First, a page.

With virtually the same instrumentation as Miles Davis' so-called Tuba Band - only a French horn is missing, replaced by a second trombone - the Marohnic, Pilafian, Hopkins Jazz Nonet revisits the legacy of the Davis nonet on their outstanding debut album (named, fittingly, after a Davis drawing, featured on the CD cover).
Three tunes from Davis' "Birth of the Cool" sessions form the heart of the album, but this is more than just a tribute or repertory ensemble. The take on John Carisi's "Israel," for example, is dramatically opened up, offering extended solo opportunities for Samuel Pilafian on tuba, trombonist Gary Carney, pianist Chuck Marohnic, trumpeter Greg Hopkins, and alto saxophonist Bryon Ruth. The versions of two Gil Evans-arranged classics, "Boplicity" and "Moondreams," stick closer to the originals, which is to say they're near-perfect examples of sleek, seductive, sophisticated group harmonization.
Along with a splendid solo blues by Marohnic and a straight-ahead group romp through McCoy Tyner's "Mode for John," the rest of the album is a showcase for the estimable composing skills of Hopkins. His three originals run from the high-energy bebop of "Hidden Agenda," to the somewhat languorous "Bas Relief," to the closing "Mystic Valley," an engaging mid-tempo swinger that casually builds up momentum behind fine solo turns by Marohnic, Hopkins and bassist Ed Friedland.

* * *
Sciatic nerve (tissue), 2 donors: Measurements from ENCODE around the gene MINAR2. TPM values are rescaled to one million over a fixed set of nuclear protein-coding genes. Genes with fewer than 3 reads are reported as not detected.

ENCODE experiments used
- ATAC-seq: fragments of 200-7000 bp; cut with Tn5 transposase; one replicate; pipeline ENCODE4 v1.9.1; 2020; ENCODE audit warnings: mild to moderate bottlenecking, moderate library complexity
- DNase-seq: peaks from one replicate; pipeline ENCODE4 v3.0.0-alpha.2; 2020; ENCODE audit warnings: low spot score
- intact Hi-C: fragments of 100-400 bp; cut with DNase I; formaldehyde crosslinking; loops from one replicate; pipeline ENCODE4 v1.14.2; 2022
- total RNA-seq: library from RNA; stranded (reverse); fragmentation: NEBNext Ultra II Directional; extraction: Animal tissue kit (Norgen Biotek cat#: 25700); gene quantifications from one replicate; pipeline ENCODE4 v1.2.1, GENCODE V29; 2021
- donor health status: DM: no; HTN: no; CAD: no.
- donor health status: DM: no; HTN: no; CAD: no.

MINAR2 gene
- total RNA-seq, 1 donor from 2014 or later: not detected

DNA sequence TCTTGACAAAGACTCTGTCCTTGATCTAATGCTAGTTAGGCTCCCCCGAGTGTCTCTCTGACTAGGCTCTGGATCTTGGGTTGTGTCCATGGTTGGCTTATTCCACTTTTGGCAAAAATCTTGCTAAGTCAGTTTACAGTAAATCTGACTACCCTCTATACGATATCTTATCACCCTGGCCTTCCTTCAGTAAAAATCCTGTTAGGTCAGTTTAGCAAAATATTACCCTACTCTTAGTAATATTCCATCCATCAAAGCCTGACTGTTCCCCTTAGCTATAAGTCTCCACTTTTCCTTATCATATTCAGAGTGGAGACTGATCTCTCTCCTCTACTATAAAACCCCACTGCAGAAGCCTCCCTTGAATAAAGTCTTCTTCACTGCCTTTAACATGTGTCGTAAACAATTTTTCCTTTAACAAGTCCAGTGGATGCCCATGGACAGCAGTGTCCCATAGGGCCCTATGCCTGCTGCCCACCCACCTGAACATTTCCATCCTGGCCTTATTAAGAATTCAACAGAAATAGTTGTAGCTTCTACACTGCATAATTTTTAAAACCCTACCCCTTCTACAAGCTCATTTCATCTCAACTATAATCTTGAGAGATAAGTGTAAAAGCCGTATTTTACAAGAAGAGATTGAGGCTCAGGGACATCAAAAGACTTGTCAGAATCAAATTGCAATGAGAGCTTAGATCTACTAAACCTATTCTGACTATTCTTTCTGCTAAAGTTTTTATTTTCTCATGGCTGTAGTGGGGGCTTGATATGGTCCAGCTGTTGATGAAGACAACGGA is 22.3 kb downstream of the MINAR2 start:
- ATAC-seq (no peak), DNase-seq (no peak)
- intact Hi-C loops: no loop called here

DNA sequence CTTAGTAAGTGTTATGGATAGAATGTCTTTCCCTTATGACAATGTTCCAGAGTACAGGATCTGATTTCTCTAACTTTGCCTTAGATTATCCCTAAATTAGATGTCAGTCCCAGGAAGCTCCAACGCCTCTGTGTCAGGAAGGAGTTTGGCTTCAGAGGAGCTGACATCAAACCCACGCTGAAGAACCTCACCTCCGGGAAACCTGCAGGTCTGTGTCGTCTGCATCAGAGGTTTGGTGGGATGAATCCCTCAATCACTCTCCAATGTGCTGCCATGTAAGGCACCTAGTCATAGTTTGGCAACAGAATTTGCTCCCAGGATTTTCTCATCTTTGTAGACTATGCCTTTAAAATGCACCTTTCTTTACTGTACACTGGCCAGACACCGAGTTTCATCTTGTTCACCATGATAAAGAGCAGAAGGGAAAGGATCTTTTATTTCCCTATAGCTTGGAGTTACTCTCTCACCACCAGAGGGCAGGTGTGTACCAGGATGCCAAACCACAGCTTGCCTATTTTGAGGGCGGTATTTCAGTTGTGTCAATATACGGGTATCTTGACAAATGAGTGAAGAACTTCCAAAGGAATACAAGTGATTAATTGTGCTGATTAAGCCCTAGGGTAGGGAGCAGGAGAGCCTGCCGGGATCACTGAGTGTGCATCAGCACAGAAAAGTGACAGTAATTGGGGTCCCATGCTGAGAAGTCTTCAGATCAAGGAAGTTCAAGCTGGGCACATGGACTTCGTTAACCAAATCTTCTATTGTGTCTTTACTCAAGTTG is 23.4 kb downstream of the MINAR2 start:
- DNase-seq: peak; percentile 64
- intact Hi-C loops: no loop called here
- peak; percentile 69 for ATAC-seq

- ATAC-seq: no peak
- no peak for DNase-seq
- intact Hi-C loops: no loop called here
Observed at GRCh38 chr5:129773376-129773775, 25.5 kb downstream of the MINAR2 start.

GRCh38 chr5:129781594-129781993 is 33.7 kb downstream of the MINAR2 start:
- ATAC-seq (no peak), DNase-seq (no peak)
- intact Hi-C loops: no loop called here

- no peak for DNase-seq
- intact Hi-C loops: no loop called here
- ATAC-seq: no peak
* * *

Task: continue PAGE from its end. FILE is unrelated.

With the exception of a few meandering solos and occasionally overstuffed arrangements, this album is a real delight. All the musicians featured here are talented, well-schooled jazz artists, worthy of greater recognition.